Thursday, 26 February 2015

Film Review: Persepolis



Persepolis (2007) is an animation directed by Vincent Parannoud and Marjane Satrapi. Satrapi also wrote the animation and is the lead character within it. Satrapi is an Iranian born woman who moved to diferent countires to escape the conflicts that were continuing in Iran. Satrapis visual style stems from her graphic novels, it is a simplistic 2D style with a childlike feel to it as it comes across naïve. However, traditional Iranian illustrations also encompassed this style so she was probably influenced by her own culture. However, the style and atmosphere of the film is somewhat opposite, the use of black and white to represent memories that include horrific events, and the mood of the film overall is just discomforting because of the events that take place.
Persepolis follows Marjane Satrapi through her childhood all the way to an adult; we see and understand the thoughts of the Iranian Revolution that go through a girls and young woman’s mind, she is outspoken and questions the rules and authorities that are put in place. As she grows and lives abroad she is exposed to what western culture is like and slowly creeps away from her own culture and roots, this puts her in a bad place. Her Grandmother is also a key character as she is almost like a guide for Marjane, she points her in the right direction and gives words of wisdom.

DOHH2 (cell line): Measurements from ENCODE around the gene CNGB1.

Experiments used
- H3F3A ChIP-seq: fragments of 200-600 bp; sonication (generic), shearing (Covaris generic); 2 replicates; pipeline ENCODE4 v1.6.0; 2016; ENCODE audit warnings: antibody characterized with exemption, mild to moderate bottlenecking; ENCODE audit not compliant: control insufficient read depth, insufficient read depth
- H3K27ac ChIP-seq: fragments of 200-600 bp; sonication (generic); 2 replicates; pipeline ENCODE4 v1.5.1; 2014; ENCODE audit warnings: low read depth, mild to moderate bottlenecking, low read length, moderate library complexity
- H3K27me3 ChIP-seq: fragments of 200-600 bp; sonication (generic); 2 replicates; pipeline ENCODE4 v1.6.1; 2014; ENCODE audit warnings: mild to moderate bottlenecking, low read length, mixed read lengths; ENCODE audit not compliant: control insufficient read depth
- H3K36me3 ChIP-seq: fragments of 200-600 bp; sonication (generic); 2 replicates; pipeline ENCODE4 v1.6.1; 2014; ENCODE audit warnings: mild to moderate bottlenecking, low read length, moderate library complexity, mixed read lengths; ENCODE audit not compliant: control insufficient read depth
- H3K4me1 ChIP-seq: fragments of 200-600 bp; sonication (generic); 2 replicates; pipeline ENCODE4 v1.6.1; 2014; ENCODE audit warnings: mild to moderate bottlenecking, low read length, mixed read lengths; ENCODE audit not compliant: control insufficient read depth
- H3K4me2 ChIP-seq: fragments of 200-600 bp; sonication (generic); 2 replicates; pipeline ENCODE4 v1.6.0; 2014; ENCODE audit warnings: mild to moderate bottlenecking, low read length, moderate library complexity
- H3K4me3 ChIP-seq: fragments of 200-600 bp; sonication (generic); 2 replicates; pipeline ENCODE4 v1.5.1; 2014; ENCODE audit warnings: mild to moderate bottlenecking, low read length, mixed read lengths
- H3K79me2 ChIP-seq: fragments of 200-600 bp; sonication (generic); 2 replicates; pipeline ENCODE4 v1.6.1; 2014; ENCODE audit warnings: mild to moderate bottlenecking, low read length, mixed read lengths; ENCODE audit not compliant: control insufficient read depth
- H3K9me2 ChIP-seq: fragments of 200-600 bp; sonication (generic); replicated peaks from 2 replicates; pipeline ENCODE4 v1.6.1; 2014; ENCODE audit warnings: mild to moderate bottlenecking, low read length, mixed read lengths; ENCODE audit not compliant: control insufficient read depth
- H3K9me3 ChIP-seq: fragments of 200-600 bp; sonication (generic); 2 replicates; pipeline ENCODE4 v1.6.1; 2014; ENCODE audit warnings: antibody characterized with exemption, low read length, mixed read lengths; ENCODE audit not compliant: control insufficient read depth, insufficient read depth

I think Satrapi was trying to get across a new perspective of the war, more of the repercussions on everyone and women in particularly. The experiences of an individual rather than a squadron in a military force or a victim of warfare. She did this well with the script and particular scenes where simple and forceful answers are given to onlookers. The editing with black and white representing the ‘horror memories’ and the colour scenes representing the present was delivered effectively though her happiness doesn’t really change throughout the film so the atmosphere is diminished slightly even though the colour scenes are portraying her breakthrough of guilt and pain. This was mildly entertaining and in some ways relatable, though the audience is more specifically for women.


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